Emigration Canyon and groundwater pumping in Utah: What's at risk?

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  • Wolflead6 , 00
    Jan. 4, 2019 9:23 a.m.

    To Embarrassed Utahn: Would appreciate evidence of what you describe so it can be stopped. Such actions are against watering guidelines for Emigration Oaks. Have you ever actually driven through The Oaks and looked at the landscaping? My yard has no lawn or landscaping. What grows does so on its own and seems to do quite well. We still have moose, deer, bobcats, badgers, porcupines, coyotes in the area, Have not seen bears, but have seen cougar tracks along Freeze Creek.
    Please don't generalize Oaks residents because of a few purported wasteful individuals. We are as concerned about the Canyon environment as anyone.

  • Misseleer71 Salt Lake City, UT
    Jan. 4, 2019 2:37 a.m.

    I don't think there are very many people left that know this river at all. This abstract view of water elevation and bottom of the well water is by someone who has no idea of what this city creek river is. It has never dried up to a dry bed as some think, this is a new and important event that is truly a warning of the aquifers supplying Utah with many of the cities are pumping out of the ground will also be drying up and without warning we will not have water in this valley at all. City creek was a year round spring well coming from much higher elevations farther east from the Uintah range and splitting above the city creek and going into the area of city of North Salt Lake below the gravel pits above the state capital building coming out as a hot springs draining across the Beck Street road then northerly to the GSL. That whole region where the refineries are is were all wet lands and Marshes until they merged I-15 with US89/91 north and south then buried the hot springs drainage below all the new roads they put in late 1960's. There is still evidence of the hot springs because that is why beck street is always foggy area in the winter and its high humidity.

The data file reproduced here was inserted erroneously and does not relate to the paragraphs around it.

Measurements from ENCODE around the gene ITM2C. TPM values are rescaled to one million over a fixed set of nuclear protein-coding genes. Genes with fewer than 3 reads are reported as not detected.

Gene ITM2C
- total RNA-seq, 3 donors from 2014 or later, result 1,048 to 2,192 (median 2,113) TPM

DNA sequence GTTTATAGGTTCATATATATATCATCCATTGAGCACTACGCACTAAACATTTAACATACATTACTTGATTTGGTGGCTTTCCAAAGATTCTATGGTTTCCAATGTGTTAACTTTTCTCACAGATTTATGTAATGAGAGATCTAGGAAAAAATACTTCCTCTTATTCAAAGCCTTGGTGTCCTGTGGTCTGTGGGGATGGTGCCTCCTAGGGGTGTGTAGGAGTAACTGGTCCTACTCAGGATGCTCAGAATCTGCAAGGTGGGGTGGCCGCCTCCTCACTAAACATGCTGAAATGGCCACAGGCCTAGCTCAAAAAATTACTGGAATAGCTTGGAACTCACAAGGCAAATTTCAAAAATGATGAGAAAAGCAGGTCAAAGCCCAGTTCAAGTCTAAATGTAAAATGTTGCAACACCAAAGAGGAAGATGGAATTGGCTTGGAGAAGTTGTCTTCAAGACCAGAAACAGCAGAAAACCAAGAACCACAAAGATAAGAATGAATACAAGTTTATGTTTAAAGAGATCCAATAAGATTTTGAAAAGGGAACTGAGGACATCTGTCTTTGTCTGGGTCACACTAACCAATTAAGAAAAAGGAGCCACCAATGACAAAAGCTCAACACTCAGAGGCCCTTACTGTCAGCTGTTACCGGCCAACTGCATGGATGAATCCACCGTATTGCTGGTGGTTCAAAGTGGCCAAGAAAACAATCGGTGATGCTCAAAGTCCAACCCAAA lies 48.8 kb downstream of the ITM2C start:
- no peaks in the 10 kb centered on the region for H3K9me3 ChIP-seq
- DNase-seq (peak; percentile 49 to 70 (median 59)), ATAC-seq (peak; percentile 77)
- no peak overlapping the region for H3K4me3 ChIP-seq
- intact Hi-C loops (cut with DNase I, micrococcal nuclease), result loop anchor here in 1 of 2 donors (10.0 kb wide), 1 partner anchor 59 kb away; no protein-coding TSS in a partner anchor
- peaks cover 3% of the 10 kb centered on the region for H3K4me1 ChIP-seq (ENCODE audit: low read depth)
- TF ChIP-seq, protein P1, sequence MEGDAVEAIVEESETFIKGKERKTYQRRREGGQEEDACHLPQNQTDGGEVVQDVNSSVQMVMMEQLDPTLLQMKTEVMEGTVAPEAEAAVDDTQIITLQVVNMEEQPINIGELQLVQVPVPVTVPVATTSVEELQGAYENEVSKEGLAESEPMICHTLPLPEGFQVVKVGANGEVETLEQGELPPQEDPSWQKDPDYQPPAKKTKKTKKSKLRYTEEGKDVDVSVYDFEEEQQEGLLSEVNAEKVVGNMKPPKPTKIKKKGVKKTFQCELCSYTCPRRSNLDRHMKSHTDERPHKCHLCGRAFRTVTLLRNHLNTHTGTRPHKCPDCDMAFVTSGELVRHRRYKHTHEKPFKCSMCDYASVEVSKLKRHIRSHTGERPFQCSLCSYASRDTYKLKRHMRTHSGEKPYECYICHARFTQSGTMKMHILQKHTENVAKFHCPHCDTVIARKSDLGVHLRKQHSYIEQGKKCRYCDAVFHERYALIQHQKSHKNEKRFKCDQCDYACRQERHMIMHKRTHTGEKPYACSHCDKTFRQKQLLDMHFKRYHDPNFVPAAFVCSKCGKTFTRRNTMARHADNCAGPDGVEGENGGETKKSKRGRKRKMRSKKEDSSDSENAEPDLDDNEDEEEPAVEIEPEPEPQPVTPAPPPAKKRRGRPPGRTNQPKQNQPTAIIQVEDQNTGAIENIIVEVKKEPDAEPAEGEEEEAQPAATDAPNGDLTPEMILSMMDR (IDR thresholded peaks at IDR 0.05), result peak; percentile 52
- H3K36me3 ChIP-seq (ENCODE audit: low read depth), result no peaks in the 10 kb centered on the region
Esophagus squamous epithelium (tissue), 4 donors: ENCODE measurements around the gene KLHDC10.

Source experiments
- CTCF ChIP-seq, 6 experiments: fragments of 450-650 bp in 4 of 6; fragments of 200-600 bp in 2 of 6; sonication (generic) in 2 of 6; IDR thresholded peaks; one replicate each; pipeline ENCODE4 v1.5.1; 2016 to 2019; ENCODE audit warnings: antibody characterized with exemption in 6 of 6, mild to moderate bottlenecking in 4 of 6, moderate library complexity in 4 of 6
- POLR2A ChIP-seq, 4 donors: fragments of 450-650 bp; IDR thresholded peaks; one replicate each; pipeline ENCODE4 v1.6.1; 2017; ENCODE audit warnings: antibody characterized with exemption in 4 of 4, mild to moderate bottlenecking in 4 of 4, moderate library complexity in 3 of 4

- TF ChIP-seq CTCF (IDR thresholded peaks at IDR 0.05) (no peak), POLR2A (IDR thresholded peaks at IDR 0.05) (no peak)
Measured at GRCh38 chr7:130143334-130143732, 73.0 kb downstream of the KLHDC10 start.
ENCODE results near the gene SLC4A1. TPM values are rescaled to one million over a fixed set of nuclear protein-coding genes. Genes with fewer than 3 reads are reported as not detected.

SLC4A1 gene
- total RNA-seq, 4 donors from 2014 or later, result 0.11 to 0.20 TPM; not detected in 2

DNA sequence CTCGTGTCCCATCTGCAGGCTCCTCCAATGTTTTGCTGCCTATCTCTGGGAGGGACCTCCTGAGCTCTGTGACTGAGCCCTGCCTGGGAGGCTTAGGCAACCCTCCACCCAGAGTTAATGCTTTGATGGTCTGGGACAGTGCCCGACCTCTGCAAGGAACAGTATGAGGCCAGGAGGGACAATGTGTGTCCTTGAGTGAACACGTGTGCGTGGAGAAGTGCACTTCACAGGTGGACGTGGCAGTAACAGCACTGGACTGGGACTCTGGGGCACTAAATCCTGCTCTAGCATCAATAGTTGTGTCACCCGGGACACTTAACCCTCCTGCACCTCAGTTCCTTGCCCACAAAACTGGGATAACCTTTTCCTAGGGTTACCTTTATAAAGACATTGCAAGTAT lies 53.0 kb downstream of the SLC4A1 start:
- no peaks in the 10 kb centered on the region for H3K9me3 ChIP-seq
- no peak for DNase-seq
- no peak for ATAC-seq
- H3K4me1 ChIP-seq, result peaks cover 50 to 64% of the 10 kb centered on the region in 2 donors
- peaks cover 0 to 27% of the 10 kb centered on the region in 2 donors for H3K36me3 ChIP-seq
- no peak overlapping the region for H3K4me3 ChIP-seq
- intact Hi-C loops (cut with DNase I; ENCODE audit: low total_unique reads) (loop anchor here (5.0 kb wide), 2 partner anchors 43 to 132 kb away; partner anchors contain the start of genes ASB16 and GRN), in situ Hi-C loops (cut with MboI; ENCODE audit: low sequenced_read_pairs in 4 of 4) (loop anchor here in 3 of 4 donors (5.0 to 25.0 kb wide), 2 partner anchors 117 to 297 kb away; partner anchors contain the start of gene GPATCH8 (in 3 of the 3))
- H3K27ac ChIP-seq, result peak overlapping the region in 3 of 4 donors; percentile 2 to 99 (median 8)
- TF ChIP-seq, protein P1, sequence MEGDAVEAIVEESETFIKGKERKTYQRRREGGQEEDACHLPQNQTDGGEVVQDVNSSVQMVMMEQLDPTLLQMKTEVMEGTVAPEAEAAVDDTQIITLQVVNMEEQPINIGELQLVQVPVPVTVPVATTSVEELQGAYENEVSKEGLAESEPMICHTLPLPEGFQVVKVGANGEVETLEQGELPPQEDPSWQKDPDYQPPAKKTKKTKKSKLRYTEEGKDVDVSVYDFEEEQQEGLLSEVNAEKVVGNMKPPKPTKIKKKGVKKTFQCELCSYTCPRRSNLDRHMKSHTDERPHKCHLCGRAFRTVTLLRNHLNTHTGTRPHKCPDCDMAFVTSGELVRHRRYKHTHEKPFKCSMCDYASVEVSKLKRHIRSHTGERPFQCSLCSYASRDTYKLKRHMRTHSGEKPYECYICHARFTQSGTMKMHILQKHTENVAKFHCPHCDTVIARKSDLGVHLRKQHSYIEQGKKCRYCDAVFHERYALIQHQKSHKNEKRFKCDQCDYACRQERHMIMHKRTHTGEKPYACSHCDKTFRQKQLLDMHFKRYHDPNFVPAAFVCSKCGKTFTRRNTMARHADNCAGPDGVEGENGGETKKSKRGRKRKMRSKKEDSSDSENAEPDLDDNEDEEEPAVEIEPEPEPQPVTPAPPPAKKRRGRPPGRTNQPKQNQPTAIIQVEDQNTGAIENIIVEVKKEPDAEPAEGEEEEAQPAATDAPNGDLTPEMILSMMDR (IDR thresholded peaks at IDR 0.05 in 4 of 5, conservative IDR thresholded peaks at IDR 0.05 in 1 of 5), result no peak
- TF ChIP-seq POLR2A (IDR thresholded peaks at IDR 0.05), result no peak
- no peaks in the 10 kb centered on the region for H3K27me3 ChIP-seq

• old cuss 101 Salt Lake City, UT
    Jan. 3, 2019 10:23 a.m.

    The comments attributed to Don Barnett are disingenuous.

    A canyon watershed is somewhat like a bucket of water, but maybe more like a pipe full of water on a slope. There is a pressure gradient, the pressure (water level in a well) rising as you go down hill. If you poke holes (springs and wells) in the side of the pipe, it diminishes from the total. Moving a well further from the stream may have a local effect, but it doesn't eliminate the withdrawal from the general aquifer. Higher elevation use has an effect on lower elevation conditions.

    1872 water rights certainly were drawn from the surface stream out of the mouth of the canyon. For discussion sake, consider letting the early District rights stand in that way and go dry with the stream for much of the year.

    One hopes that the new developments have sewer systems conveying waste to the city rather than drain fields. But such confirms a drain from the aquifer.

    Note that summer sprinkler irrigation water goes mostly to evaporation, not recharge to the ground waters.

  • Flashback Kearns, UT
    Jan. 3, 2019 8:49 a.m.

    My solution? Buy back all the big houses in Emigration Canyon using eminent domain and bulldoze them and return the land back to the scrub oak, deer, elk, cougars, bears, moose and all other animals and restrict development in the canyon. Turn it into a wilderness area or something like that.

    That way the district wouldn't have to pump any groundwater.

    I remember the days you could hike Emigration Canyon and only the houses at the bottom of the canyon were there. Now there are houses up to the top of the canyon.

    Of course my wish is a pipe dream and won't happen. Too many rich folk up there.

  • embarrassed Utahn! Salt Lake City, UT
    Jan. 3, 2019 7:35 a.m.

    Just because you can afford to waste water doesn’t mean you should be able to! I watch my wealthy neighbors water their lawns for hours daily. Raising water costs is not the solution; careless rich people will always be able to abuse the privilege of fresh clean water.

  • stevo123 Driggs, ID
    Jan. 2, 2019 7:08 p.m.

    There should be no more water permits issued for new building, The upper river has (had) Bonneville Cutthroat Trout, the scarce State fish.